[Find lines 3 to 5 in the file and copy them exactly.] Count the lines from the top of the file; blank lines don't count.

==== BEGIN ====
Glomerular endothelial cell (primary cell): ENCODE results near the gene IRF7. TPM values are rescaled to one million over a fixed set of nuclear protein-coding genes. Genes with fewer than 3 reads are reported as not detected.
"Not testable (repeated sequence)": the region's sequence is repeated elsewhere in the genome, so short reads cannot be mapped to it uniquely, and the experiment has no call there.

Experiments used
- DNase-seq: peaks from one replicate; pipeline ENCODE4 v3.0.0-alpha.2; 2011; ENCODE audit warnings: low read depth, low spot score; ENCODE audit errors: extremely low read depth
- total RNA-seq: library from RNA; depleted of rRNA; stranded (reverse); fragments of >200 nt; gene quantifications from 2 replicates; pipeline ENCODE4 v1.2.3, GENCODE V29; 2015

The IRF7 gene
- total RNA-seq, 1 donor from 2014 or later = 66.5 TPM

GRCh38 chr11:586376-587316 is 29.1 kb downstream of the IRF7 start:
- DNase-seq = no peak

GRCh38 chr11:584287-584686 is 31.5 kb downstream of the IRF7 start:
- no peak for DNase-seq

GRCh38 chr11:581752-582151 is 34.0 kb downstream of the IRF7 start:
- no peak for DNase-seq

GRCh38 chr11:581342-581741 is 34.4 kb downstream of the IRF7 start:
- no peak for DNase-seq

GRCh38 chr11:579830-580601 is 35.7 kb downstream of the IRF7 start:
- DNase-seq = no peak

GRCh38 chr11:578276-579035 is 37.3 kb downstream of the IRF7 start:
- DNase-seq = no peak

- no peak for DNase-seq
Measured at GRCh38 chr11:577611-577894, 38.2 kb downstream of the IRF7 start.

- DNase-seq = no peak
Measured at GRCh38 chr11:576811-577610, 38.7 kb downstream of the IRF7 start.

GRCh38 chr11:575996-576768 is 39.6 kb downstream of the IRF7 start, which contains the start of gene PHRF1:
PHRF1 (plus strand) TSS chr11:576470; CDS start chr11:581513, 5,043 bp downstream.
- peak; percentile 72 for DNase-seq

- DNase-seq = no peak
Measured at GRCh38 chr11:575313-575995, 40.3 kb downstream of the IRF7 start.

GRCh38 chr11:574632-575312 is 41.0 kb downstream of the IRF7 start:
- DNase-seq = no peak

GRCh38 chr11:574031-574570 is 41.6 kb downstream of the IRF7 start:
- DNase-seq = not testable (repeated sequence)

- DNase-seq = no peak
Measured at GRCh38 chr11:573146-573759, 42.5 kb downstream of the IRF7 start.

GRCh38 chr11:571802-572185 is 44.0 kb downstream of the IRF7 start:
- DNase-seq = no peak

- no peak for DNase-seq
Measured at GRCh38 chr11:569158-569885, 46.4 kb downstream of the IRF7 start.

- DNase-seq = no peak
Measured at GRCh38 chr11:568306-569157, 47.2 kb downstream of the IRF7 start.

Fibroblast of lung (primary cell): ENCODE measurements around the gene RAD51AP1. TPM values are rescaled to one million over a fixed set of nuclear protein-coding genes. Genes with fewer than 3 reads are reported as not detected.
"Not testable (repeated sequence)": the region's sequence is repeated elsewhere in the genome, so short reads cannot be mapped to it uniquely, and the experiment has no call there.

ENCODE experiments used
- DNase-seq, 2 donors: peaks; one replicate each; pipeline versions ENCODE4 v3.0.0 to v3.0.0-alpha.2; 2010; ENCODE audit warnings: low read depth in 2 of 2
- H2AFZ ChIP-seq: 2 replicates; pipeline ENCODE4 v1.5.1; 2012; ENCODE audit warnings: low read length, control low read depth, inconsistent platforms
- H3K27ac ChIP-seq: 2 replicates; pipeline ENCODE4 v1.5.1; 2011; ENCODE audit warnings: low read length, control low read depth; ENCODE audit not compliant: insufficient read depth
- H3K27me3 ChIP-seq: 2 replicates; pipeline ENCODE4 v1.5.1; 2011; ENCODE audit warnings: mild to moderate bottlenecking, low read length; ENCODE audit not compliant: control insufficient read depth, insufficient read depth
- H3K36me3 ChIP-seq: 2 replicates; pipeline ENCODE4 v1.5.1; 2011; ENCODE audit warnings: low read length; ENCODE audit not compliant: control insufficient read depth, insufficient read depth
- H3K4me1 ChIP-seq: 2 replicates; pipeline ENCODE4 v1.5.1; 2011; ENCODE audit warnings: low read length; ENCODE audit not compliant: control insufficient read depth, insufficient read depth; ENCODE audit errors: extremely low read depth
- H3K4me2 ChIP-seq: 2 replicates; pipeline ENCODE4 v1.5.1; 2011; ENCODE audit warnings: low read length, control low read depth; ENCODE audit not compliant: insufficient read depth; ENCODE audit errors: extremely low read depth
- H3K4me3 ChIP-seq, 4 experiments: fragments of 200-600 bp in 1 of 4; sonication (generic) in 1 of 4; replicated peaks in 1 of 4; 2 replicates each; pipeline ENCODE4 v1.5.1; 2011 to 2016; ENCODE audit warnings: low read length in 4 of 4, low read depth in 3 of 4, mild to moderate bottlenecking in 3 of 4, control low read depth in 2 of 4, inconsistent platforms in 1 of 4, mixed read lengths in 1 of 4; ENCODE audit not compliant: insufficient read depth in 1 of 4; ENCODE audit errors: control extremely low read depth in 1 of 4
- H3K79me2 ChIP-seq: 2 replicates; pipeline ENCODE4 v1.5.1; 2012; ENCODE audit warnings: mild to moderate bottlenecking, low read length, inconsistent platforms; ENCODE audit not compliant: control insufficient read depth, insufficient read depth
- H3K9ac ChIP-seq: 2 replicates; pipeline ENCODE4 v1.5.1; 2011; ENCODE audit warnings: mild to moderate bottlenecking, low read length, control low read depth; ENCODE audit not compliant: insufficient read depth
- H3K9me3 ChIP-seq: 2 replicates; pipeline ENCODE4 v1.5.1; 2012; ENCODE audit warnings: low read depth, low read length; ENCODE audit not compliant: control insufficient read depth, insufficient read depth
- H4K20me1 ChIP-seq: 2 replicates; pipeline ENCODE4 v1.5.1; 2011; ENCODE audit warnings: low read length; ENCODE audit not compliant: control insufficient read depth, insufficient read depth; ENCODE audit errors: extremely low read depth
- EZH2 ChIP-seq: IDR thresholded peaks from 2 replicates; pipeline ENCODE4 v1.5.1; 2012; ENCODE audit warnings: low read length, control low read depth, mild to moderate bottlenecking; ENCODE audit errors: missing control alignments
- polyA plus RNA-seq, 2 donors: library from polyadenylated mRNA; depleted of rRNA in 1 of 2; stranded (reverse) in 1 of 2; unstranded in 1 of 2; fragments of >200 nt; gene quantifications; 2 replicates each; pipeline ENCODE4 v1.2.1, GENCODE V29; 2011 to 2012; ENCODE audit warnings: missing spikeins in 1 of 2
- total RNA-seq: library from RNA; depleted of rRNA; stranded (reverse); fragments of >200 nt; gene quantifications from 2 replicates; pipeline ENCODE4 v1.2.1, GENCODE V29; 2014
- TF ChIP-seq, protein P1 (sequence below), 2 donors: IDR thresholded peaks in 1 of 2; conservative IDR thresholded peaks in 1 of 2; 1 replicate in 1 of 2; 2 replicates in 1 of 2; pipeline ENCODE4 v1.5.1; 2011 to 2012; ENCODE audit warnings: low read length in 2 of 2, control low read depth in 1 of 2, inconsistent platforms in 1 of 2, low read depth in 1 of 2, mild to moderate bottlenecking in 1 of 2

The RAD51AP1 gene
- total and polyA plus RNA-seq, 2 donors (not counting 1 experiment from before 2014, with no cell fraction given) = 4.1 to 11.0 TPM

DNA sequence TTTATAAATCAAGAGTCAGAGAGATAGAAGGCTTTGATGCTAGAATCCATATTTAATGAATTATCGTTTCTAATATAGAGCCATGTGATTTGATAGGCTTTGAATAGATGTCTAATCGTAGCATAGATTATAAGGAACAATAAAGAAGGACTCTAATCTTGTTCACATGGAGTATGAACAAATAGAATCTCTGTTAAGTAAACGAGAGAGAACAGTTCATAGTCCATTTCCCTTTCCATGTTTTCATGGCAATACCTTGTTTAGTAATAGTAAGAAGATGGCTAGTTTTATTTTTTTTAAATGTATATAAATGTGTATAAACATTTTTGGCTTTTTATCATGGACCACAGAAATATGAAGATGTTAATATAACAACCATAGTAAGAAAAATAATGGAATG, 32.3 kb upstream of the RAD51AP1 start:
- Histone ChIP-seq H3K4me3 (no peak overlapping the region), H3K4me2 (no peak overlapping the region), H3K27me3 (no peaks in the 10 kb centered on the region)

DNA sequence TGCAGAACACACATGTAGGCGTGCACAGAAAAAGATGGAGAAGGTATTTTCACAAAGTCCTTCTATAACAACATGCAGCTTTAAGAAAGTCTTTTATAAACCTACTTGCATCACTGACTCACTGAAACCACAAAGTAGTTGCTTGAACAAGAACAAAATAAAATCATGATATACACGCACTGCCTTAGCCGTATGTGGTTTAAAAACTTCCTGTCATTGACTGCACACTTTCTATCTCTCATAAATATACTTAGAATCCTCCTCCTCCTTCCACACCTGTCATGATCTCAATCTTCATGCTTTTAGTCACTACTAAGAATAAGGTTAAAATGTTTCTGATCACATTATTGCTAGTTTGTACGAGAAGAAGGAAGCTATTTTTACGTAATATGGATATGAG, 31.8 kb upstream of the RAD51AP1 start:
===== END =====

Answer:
Experiments used
- DNase-seq: peaks from one replicate; pipeline ENCODE4 v3.0.0-alpha.2; 2011; ENCODE audit warnings: low read depth, low spot score; ENCODE audit errors: extremely low read depth
- total RNA-seq: library from RNA; depleted of rRNA; stranded (reverse); fragments of >200 nt; gene quantifications from 2 replicates; pipeline ENCODE4 v1.2.3, GENCODE V29; 2015